Sydney Living Museums
Hyde Park Barracks
Image © James Horan for Sydney Living Museums
Situated in the heart of historic Sydney is an extraordinary living record of early colonial Australia. Now a UNESCO Heritage Site, Hyde Park Barracks was originally built to house convicts. Following extensive restoration work, today it is an innovative, immersive history museum.
Completed in 1819, the barracks were designed as accommodation for convicts transported primarily from Britain. In fact the building’s architect, Francis Greenway, was also a convict – but his design for the building earned him a full pardon from the Governor of New South Wales. The building later served a variety of other functions: asylum, mint, law courts and government offices were among its uses.
The specter of tragedy settled on the building in 1848, when it was repurposed as an immigration depot for women. More than 2,000 orphan girls – survivors of the Irish Famine – were housed there in the following four years, bringing a legacy of grief and suffering, but also the hopes of a better life in Australia.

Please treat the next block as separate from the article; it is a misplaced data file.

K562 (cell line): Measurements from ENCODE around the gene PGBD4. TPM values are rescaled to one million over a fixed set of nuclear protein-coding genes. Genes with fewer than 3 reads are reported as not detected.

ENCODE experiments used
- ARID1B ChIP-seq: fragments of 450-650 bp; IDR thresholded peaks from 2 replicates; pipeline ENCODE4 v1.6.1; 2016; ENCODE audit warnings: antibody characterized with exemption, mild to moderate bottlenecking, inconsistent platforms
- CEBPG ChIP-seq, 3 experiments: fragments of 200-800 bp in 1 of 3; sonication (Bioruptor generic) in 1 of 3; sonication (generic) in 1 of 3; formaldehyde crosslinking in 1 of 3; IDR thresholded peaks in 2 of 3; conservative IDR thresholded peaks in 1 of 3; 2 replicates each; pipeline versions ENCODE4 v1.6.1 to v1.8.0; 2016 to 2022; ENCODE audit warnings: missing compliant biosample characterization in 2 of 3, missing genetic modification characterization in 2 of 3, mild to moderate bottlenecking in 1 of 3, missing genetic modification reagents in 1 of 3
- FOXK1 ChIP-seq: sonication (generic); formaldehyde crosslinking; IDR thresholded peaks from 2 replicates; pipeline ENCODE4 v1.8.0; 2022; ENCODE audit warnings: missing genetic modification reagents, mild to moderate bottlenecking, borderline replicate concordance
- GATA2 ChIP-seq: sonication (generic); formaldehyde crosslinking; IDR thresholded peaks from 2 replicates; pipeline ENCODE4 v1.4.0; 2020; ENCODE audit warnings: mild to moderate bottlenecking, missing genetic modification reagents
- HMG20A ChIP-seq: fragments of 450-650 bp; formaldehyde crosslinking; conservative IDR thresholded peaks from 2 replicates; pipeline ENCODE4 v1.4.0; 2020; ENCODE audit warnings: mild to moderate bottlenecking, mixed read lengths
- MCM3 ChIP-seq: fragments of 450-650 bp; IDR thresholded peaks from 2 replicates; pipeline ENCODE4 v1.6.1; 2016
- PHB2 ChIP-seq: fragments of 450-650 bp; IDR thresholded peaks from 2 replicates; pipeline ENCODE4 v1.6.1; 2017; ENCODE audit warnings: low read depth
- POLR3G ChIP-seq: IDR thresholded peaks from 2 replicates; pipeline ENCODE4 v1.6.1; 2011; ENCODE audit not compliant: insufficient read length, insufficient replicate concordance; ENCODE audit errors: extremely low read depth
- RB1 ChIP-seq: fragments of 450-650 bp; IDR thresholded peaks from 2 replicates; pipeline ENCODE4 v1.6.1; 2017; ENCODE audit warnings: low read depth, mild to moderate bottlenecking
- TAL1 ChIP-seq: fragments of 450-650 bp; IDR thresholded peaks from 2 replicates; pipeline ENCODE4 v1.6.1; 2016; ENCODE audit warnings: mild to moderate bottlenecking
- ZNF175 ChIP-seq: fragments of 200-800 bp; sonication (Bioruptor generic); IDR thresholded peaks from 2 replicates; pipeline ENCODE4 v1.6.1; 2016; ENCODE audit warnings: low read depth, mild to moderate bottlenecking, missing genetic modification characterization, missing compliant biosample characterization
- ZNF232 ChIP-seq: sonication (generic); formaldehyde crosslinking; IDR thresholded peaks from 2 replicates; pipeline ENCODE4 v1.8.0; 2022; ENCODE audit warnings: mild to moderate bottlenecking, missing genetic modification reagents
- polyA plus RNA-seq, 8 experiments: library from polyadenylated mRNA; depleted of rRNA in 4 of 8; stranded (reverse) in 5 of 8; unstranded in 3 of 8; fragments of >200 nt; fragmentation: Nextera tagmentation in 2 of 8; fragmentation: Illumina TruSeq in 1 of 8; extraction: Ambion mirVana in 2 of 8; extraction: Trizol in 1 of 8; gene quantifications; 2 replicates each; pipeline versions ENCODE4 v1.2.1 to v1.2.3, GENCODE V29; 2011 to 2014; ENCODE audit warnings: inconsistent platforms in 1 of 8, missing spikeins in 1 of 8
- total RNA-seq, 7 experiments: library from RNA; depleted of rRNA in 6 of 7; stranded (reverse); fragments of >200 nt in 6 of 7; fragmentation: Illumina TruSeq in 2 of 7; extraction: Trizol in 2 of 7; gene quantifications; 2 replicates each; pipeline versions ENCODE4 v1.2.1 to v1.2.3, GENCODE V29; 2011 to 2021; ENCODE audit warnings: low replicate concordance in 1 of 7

Over the following 40 years, further Government-assisted passage schemes brought thousands of other vulnerable women through the doors. The upper floor became an asylum, housing the aged, destitute and mentally ill in what became increasingly overcrowded dormitories, before the entire complex was repurposed as the seat of local law and government during the 1880s.
The Museum’s exhibition retraces these many different phases and uses of the site, revealing its storied history. Objects on display include items used by some of the many thousands of people who have passed through or worked there over the past 200 years. To house this collection, Goppion has provided 24 showcases of different shapes and sizes, some of them are specially integrated to fit harmoniously with particular structures within the gallery spaces.
Some of the showcases also have a symbolic component to their design: they evoke the shape of beds, referencing the original purpose of the Barracks, and the many people who have stayed in the complex during its long and checkered history.
All Goppion showcases belong to our distinct, frameless Q Class. The project has given particular impetus to the development of the Qh1 to Qh2 showcases, horizontal showcases that provide top-down viewing.
Like most historic buildings, the Barracks presented Goppion with challenges. Access to the upper floors was difficult, with stairs being the only access. For this reason it was necessary to assemble most of the showcases directly in the Museum.